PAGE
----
Case Study

Our Thoughts On The Monson Fraud Case

Our Thoughts On The Monson Fraud Case

As already mentioned, this is a pivotal moment. Which way will the scales be made to tip? Towards glasnost, reason, real charity and inclusiveness, perhaps heralding future co-operation and progress? Or back into the dark ages of further dogma-driven myopia?

Is Dissent Tantamount To Apostasy

Why are Steve Bloor and I supportive of Tom Phillips’ private criminal action against LDS Church President, Thomas Spencer Monson?

2009-2014: An Odyssey Without Answers in a Changing Church

The first time I attended an LDS church meeting was on 10 th October 1971. I was 18 years old, and had been contacted on the doorstep five days previously by two young American elders, who were only a year or two older than me. They told me I would really enjoy their church meetings, and so, wearing jeans and a colourful shirt, I was escorted by them early on that Sunday morning to two meetings which they explained were called Priesthood and Sunday School. The local Branch President, in whose home I had been taught earlier that week, kindly provided the 10-mile lift for us to and from the meetings.

The meeting place was some rented rooms in a terraced Georgian house at Green Park, Bath. The congregation consisted of about 30 people, including four American missionary elders and three investigators. Half of the total congregation consisted of children or youth, and there were just four resident priesthood holders, the most senior of them, the founder member of the Bath Branch, having been a member for about 15 years. I was welcomed warmly.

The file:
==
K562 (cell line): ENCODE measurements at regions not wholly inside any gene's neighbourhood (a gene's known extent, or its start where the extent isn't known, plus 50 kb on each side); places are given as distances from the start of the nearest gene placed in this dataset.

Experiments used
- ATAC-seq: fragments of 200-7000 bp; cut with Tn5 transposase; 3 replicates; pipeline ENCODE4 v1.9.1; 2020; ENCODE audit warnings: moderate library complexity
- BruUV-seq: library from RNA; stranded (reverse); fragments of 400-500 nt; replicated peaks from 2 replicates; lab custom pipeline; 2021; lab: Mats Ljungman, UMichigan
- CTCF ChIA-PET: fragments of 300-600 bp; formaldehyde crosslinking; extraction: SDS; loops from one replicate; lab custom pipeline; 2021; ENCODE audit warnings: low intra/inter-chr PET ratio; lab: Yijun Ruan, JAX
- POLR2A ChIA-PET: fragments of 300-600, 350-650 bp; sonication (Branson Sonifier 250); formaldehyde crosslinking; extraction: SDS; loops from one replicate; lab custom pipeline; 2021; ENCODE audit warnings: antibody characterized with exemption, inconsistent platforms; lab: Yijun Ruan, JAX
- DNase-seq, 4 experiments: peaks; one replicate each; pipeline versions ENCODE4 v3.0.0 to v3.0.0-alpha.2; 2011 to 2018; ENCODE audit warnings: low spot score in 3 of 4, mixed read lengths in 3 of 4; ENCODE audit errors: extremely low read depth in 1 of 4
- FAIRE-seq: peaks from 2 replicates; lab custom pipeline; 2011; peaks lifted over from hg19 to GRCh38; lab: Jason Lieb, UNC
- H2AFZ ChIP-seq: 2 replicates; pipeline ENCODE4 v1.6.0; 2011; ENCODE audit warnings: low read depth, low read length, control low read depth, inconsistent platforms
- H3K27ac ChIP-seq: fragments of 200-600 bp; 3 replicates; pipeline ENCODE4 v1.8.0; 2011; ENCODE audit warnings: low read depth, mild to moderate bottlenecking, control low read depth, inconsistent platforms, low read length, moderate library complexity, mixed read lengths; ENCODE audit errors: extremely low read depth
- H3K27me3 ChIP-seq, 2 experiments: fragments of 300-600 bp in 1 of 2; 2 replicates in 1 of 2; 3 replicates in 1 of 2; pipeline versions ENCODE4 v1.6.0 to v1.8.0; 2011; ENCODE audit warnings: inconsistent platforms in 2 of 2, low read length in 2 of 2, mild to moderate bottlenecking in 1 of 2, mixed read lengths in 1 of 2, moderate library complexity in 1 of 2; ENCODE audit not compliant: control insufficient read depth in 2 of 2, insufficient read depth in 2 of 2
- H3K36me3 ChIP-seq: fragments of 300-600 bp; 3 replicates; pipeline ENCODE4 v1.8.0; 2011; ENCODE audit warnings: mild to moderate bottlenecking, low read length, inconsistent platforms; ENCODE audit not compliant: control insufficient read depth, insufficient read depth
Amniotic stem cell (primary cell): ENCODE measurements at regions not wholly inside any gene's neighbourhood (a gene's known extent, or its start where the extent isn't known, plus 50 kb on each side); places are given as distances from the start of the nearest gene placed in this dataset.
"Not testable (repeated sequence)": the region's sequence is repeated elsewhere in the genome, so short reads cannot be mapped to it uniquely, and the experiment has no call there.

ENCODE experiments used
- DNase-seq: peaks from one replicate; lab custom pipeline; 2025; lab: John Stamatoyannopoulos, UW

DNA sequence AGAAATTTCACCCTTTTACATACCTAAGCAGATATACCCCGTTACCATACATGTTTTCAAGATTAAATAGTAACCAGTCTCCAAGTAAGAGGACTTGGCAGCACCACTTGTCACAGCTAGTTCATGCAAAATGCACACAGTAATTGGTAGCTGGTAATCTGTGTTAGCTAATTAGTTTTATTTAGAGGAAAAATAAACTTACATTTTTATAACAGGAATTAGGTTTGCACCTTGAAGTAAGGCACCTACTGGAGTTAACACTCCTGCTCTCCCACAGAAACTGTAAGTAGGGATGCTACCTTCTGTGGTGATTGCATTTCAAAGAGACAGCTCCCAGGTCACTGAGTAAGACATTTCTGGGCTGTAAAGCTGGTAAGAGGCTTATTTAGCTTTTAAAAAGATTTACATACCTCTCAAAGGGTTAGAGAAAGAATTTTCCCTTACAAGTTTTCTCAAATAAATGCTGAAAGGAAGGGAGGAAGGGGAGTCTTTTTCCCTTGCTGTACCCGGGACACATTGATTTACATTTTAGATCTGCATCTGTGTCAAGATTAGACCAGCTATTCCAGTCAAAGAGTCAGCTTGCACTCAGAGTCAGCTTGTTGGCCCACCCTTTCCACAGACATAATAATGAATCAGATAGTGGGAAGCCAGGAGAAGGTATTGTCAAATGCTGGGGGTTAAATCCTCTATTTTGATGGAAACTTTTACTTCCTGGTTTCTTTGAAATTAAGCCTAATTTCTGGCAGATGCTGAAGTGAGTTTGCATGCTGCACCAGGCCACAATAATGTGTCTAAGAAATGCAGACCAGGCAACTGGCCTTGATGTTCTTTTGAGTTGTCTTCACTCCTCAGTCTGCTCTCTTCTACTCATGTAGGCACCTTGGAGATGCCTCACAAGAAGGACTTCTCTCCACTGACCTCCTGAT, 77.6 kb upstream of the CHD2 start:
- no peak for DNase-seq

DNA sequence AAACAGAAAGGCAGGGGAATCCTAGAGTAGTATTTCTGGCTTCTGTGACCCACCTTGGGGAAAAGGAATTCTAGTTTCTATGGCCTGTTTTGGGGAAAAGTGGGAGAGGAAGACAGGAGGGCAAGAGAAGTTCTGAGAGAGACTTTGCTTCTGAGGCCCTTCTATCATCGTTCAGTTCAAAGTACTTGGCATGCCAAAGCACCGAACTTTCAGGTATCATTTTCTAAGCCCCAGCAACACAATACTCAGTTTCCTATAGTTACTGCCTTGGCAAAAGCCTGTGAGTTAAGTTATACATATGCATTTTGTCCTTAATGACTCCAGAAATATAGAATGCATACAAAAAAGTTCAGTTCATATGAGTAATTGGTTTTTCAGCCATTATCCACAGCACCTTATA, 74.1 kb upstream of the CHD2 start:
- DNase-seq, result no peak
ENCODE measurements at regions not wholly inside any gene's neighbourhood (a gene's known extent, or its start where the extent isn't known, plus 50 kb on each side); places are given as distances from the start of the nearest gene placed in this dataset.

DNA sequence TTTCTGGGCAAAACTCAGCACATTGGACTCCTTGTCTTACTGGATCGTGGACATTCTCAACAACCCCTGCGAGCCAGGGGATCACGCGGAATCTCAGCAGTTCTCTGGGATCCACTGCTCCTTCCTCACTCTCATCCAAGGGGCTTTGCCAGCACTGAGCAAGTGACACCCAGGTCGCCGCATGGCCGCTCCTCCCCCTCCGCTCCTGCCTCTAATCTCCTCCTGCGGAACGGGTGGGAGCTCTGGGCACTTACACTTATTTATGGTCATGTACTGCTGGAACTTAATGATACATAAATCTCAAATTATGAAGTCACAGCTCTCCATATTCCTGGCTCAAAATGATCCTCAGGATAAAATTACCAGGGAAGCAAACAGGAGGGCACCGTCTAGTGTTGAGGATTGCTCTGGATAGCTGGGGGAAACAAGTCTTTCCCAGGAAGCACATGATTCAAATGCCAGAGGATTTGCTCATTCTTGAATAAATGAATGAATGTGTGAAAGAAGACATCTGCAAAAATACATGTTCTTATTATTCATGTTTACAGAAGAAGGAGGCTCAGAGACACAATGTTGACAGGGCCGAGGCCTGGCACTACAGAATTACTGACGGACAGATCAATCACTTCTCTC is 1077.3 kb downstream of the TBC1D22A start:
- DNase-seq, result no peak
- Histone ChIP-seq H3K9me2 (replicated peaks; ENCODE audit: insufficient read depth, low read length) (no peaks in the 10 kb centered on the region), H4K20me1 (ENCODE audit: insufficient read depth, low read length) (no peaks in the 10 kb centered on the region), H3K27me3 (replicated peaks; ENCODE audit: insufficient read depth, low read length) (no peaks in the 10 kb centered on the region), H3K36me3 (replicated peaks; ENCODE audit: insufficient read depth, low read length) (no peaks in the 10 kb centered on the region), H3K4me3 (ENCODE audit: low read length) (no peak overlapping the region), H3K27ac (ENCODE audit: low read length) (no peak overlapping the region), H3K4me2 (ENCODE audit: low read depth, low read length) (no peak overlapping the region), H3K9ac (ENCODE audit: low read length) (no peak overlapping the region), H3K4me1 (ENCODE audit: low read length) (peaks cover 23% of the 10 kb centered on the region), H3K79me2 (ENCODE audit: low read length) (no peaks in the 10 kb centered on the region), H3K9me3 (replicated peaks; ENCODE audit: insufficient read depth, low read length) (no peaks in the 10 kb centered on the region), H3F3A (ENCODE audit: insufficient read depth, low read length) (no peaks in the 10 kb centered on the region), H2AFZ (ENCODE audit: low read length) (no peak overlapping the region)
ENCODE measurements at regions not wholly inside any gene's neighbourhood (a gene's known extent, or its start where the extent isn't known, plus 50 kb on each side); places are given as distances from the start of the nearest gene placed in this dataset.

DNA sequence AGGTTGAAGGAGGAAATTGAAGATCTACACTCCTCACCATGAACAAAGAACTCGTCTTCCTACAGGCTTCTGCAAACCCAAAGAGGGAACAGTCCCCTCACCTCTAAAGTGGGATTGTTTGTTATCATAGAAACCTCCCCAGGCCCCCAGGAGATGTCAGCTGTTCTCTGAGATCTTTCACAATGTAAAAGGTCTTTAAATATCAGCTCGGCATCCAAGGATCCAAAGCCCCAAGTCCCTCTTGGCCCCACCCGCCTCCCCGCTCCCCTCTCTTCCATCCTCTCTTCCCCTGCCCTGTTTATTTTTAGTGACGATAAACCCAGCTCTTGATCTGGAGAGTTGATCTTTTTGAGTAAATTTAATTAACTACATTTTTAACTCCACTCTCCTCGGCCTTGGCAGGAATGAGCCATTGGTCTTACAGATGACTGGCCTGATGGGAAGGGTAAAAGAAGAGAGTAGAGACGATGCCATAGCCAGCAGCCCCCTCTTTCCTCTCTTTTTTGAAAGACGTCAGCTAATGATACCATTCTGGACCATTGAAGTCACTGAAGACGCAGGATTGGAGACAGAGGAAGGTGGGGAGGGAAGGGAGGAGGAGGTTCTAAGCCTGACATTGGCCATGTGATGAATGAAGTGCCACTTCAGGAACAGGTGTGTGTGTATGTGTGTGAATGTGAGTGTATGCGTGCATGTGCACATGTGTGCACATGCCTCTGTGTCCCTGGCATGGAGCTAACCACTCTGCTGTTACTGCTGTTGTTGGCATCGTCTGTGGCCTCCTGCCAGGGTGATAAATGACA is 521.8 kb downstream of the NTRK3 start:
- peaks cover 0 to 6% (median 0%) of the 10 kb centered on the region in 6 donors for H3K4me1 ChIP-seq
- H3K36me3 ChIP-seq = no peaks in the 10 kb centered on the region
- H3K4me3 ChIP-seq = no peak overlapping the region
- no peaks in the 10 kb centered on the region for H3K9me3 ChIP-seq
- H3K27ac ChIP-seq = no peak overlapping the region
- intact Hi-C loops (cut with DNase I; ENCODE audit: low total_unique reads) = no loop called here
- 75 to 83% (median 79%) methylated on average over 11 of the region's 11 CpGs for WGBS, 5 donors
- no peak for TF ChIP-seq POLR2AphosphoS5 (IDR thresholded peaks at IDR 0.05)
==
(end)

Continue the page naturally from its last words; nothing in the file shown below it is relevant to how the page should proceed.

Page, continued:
During Priesthood time, the elders taught me a missionary discussion in a side room. That was followed by a special lesson for the investigators taught from a manual by the Branch President. I recall that lesson clearly. It was about the voluntary nature of priesthood service, and how a bishop, (translated for me as a branch president), might, in the course of his duties, receive a distress call from a member of his congregation at any hour of the day, and would respond to it. Apparently all service in the church was unpaid from top to bottom. It was a wonderful system emulating the service given by Jesus and his disciples. There was a clearly defined hierarchy, and they were all there to help me. If I had a question about something to do with the church I should take it first to my home teacher who would be assigned as soon as I was baptised. If he could not answer it, I could ask the branch president. If the question was too difficult for him to answer, then it could be referred to the stake president. Finally, if the stake president could not answer, there were apostles, and of course the prophet, who could ask the Lord on my behalf, and the answer would be provided. That sounded beautiful. The fount of all wisdom was at my disposal, and it felt very comforting.

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Now I mention this early episode in my association with the Church of Jesus Christ of Latter-day Saints by way of an explanation. My name was recently identified with a summons served upon Thomas Spencer Monson, and some have questioned how I came to be involved in any capacity with this private criminal action brought against the Mormon President by Tom Phillips. I have had many adjectives applied to me since this became public, ranging from ‘unspeakable’ to ‘heroic’. It might even be said that my name has been had for good and evil among all nations, kindreds and tongues. Well, perhaps not exactly all of them yet, but sometimes it feels a little bit that way.